It pains me to be a killjoy, but I cannot join the gush of enthusiasm that Facebook constitutes any reassurance about the innate and imperishable American genius for wealth creation.
Mark Zuckerberg deserves great credit, of course, for a genius idea and the tenacity and ingenuity to make a great fortune at a very young age. The accessibility of the summits of American wealth creation for a young and inventive person are things to celebrate. The vagaries of his personality -- summarized in The Social Network in which his Ivy League girlfriend said that having a relationship with him was like being on a Stairmaster -- are irrelevant and mere tittle-tattle.
But this isn't really wealth creation, other than for Zuckerberg and his immediate associates. Again, this is no rap on him -- he didn't hold himself out as the pathfinder to American economic recovery. Unfortunately, there is no shortage of beleaguered and deluded Americans who see this rapid transition from collegiate vision, initiative and sharp business practice into great wealth as indicative of America's ineluctable will and vocation for economic prosperity.
I'm not on Facebook and I accept the circumscription of my qualifications to be too declarative about its use and content, but as far as I can see, it is essentially the recording and transmission of utterly mindless reflections, mainly between boring and under-occupied people.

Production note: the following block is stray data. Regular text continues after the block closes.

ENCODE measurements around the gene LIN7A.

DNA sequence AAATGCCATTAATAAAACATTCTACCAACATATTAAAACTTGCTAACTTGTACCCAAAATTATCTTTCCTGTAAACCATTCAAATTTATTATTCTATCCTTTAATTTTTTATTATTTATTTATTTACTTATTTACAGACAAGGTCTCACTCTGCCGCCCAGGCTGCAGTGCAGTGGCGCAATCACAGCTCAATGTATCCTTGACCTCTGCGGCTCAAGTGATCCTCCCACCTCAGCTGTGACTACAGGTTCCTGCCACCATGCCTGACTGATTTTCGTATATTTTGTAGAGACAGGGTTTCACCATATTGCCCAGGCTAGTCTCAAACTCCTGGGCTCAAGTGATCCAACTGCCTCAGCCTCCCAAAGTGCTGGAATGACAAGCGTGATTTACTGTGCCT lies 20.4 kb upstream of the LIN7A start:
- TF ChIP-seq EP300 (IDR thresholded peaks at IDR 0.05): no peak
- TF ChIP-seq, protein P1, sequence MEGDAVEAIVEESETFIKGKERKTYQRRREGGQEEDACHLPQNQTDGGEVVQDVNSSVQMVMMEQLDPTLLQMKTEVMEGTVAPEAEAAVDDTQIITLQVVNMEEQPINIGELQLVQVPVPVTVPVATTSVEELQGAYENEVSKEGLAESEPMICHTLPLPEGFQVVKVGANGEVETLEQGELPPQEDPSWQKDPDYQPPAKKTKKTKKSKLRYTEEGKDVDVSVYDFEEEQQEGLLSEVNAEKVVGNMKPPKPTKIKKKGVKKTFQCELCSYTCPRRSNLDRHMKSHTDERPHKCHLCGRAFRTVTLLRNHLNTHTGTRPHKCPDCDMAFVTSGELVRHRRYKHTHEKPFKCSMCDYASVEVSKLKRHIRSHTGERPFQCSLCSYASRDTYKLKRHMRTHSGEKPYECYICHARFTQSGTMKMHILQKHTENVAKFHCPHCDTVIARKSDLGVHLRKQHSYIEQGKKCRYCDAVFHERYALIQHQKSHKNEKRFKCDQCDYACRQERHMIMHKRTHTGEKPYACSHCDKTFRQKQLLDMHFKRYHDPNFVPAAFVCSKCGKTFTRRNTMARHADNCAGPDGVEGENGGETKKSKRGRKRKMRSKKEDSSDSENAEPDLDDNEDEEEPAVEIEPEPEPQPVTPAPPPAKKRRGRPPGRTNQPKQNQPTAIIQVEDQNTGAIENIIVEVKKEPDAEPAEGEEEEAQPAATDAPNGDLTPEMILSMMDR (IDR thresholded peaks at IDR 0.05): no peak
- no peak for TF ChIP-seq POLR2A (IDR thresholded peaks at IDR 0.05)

We already knew from the pestilential ubiquity of cellphones that even a casual stroll on almost any urban sidewalk becomes an itinerant and discordant cacophony of vapid half-conversations. The unlimited and universal access to instant communication highlighted the absurdity and dispensability of most social contact.
The venerable, such as me, remember lamentations over teenagers tying up the family telephone, or even the party line, with adolescent chatter. Now, everyone inflicts upon all acquaintances, as urgent bulletins, every trip to the mall or fleeting sensation of road rage or some other irritation. The most mundane and inconsequential fill 95 per cent of the vacuum that has been created by instant communication. It is of a piece with the thousand-channel television service and, all too soon, with Internet picture definition as clear as television, the infinite variety available on the screen. In the one as in the other, the editorial function has been drowned like the crew and steerage class passengers of the Titanic. Everyone says everything to everyone and the average intellectual level of discourse descends to subterranean depths of fatuity.
These are the sociological consequences. It is apparently true that social media has helped destabilize some despotic regimes, but they have also empowered criminals. In the London riots last year, vandals warned each other of police presence, so those who broke into shoe and clothing stores were able to try on what they fancied to be sure it fit before they stole it. But I am unable to discern any net benefit from this vertiginously increased exchange of spontaneous cyber-verbosity.